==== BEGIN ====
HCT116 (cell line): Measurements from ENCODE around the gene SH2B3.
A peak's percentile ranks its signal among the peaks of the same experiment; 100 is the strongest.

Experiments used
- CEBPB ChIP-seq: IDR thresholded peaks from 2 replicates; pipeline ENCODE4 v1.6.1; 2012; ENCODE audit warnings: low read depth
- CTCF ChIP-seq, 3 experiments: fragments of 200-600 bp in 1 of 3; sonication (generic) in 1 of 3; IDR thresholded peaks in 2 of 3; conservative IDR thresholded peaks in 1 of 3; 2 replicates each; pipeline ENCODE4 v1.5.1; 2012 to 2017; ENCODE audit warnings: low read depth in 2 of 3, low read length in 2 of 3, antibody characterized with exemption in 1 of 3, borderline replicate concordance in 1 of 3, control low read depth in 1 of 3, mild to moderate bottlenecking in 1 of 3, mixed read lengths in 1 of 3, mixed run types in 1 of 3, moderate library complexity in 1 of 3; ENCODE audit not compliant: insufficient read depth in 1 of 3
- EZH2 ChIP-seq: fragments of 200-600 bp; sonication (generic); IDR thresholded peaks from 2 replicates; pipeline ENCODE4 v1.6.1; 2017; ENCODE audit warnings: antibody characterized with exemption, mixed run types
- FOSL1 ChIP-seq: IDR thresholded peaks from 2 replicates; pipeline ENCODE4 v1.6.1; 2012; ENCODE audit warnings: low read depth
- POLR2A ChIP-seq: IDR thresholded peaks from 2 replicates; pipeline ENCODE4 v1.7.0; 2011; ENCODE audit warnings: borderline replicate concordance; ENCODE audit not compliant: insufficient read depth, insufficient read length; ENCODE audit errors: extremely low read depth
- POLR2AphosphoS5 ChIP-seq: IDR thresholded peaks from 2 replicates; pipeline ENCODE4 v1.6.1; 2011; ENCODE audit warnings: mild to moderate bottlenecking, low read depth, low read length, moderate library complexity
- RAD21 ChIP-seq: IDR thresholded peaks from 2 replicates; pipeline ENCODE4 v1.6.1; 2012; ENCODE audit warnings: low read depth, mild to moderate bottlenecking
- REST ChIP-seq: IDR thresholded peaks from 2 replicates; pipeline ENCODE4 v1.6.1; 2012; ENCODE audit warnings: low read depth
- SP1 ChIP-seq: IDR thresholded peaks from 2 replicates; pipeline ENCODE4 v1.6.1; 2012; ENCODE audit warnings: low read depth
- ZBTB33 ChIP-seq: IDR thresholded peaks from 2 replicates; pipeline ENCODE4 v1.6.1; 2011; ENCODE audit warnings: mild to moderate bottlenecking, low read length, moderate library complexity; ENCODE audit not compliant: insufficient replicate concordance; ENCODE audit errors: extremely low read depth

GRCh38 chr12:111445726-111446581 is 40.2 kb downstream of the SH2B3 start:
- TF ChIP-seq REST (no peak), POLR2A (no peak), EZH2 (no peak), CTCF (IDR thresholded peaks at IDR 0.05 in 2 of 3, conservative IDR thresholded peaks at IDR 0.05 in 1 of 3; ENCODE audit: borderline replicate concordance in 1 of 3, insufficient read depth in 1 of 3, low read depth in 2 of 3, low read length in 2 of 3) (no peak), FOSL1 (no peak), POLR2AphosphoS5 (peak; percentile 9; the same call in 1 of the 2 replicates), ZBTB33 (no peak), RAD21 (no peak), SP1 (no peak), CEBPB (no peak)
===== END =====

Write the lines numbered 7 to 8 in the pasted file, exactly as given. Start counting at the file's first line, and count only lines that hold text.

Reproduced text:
- FOSL1 ChIP-seq: IDR thresholded peaks from 2 replicates; pipeline ENCODE4 v1.6.1; 2012; ENCODE audit warnings: low read depth
- POLR2A ChIP-seq: IDR thresholded peaks from 2 replicates; pipeline ENCODE4 v1.7.0; 2011; ENCODE audit warnings: borderline replicate concordance; ENCODE audit not compliant: insufficient read depth, insufficient read length; ENCODE audit errors: extremely low read depth